When compared to other pieces of equipment on a working jobsite, an air compressor hardly seems hazardous. How can air be dangerous?
"Think of compressed air as stored energy," says Tom Grau, product-line R&D department manager with MMD Equipment. "Consider it takes almost nine cubic feet of air to make one cubic foot of compressed air, and you get some idea of the energy that is stored, not only in the air compressor's tank but also in the hose connected to the tools you're operating.
"This energy did not get compressed easily," he continues. "For a 185-cfm machine, it takes over 50 hp at 3,000 rpm to confine that energy. Therefore, the sudden, uncontrolled release of this energy could have devastating results."
This is why your customers need to take note and pay attention to the industry's safety rules for compressed air. But first, before the compressor even leaves your rental yard, there are some items you need to check.
According to Harold Wagner, national sales manager with Kaeser Compressors, the compressor, air hose and air tools need to be inspected thoroughly. Here are some items that need to be checked:
- Check for the correct tire pressure and excessive tread wear; improperly inflated tires can affect road handling, damage the tire and make transportation dangerous.
- Ensure that shutdown devices and pressure and temperature gauges are working.
- Check that all lights are working properly.
- Use an air hose rated for the maximum compressor pressure and flow.
- Do not allow your hoses to be run over by vehicles or stored improperly; cracks or weak spots are not only wasteful, but also dangerous to the operator.
- Make sure that the hose and compressor discharge fittings match; always use the safety pin to prevent the fittings from disconnecting — if a pressurized air hose breaks loose, "fish tailing" could injure workers and damage equipment.
- Depressurize the hose prior to disconnecting.
- Inspect all air tools to ensure proper operation; make sure all components are tight and that no parts are missing or damaged.
- Consult your tool steel catalog for proper tool steel selection and application.
- Check air pressure to ensure proper working pressure of the tool.
- Always purchase the best air tool lubricant available to prolong equipment and tool steel life.
In addition to the above items, Grau with MMD points out that the customer's tow vehicle needs to meet certain criteria and the compressor needs to be hooked up properly to the tow vehicle.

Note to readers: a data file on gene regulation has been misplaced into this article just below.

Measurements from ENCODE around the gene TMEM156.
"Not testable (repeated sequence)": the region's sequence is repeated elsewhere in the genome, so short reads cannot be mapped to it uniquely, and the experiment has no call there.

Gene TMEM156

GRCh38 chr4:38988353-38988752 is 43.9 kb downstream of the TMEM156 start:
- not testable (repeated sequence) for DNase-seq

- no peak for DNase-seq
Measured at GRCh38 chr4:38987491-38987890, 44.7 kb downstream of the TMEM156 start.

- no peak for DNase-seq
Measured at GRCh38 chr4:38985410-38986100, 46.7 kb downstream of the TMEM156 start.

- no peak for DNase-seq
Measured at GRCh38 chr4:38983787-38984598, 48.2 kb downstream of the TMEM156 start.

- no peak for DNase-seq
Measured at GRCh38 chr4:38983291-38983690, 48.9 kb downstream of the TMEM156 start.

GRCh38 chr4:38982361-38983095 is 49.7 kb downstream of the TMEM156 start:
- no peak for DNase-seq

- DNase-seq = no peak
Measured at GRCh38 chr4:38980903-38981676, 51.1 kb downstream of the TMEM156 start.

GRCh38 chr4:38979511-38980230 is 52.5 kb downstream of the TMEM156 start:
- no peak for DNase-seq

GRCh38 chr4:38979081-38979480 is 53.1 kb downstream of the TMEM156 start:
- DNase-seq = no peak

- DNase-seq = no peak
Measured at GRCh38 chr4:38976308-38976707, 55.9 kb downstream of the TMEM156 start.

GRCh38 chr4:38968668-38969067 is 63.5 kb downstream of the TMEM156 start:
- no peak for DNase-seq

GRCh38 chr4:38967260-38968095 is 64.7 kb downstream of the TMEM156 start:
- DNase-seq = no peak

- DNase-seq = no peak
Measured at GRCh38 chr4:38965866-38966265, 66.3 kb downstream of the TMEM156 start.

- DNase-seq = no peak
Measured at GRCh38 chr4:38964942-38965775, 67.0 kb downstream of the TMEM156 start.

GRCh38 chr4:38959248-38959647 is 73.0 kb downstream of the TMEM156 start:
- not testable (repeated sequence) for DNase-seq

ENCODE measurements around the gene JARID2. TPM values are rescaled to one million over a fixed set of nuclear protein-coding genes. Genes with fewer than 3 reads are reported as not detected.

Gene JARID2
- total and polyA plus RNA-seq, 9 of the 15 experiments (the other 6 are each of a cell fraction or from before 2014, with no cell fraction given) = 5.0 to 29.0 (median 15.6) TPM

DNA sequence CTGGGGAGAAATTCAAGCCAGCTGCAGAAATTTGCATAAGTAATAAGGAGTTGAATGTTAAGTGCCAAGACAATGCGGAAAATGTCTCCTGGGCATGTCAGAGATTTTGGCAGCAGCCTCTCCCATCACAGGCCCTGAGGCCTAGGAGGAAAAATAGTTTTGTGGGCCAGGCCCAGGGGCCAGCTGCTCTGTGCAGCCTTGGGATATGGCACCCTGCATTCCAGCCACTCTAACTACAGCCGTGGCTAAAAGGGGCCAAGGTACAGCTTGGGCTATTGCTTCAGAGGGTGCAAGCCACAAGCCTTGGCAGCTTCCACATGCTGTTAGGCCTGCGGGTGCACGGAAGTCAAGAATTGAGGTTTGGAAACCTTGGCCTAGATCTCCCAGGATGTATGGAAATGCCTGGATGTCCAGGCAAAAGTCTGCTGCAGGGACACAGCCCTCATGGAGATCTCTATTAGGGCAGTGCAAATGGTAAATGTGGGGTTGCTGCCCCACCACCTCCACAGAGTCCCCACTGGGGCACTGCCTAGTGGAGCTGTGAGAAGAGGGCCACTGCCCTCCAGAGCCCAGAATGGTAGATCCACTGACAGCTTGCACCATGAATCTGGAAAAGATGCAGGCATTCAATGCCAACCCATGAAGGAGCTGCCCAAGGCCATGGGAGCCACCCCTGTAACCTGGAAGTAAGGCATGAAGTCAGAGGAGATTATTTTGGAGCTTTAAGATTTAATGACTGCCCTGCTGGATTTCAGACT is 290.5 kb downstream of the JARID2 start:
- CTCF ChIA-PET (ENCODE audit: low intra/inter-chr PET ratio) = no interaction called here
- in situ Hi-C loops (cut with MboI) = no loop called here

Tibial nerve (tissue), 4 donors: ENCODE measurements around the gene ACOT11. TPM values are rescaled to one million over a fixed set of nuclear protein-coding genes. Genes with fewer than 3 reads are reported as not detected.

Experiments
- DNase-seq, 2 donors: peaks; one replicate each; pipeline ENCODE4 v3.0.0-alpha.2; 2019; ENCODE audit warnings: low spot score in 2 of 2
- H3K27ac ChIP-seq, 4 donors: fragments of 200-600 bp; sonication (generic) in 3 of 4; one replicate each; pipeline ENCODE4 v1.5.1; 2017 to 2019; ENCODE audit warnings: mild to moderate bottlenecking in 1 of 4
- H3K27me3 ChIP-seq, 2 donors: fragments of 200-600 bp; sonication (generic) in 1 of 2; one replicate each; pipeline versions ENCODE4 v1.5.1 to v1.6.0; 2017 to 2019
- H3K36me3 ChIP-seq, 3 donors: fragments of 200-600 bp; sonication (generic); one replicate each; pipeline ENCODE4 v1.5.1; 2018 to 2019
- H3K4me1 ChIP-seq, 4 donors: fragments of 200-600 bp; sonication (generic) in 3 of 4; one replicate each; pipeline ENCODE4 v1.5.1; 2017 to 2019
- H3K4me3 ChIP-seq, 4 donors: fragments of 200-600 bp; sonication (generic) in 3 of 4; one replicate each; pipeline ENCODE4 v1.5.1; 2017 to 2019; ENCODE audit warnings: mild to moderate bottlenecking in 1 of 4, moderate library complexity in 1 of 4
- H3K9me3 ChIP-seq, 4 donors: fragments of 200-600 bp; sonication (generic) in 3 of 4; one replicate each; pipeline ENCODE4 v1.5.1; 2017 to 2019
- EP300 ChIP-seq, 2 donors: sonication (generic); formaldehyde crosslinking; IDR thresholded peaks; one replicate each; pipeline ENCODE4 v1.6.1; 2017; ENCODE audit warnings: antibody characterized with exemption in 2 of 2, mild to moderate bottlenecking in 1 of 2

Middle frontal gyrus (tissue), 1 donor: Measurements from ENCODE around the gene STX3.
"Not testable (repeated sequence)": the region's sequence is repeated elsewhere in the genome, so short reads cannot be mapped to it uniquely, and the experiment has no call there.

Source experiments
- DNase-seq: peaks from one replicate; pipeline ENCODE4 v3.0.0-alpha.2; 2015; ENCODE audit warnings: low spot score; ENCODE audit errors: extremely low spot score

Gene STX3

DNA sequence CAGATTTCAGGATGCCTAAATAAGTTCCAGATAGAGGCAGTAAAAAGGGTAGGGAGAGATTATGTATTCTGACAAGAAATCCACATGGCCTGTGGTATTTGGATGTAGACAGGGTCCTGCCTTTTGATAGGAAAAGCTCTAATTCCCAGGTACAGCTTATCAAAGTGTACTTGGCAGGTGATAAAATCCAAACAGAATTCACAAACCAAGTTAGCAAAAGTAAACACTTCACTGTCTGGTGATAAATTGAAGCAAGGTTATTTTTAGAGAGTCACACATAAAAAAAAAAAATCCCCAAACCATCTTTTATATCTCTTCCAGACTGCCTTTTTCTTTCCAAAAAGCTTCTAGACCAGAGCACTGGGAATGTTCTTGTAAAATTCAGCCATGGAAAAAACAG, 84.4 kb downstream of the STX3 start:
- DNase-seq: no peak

- Confirm that the tow vehicle is of sufficient size to be able to stop the compressor in an emergency or "hard-brake" situation.
- Confirm that the tow vehicle's hitch is at the correct height so the compressor is towed as close to level as possible.
- Confirm that the safety chains are properly crossed and connected; make sure they're not too long to avoid being damaged by dragging on the road.
- Confirm that the electrical connections are properly matched and made — especially if the compressor has electric brakes.
The type of instructions you give your customers can be the difference between a safe, productive rental and a devastating one. Wagner with Kaeser says a mini-instruction course and safety pamphlet should be given to all customers. "Review all precautions with regular customers, too," he says.
Marc James with Ingersoll Rand says there are several points rental businesses should touch on in order for customers to avoid common compressor danger zones.
"Before disconnecting a hose from the tool or the compressor, make sure all the pressure has been released," he says.
Another pitfall is hose whip, which can occur when a hose is cut or torn. The hose turns into an uncontrolled whip. This can be prevented by using a whip-check cable [also known as break-away protection], such as a short length of cable or chain attached to the tool and hose." (Continued on page 34)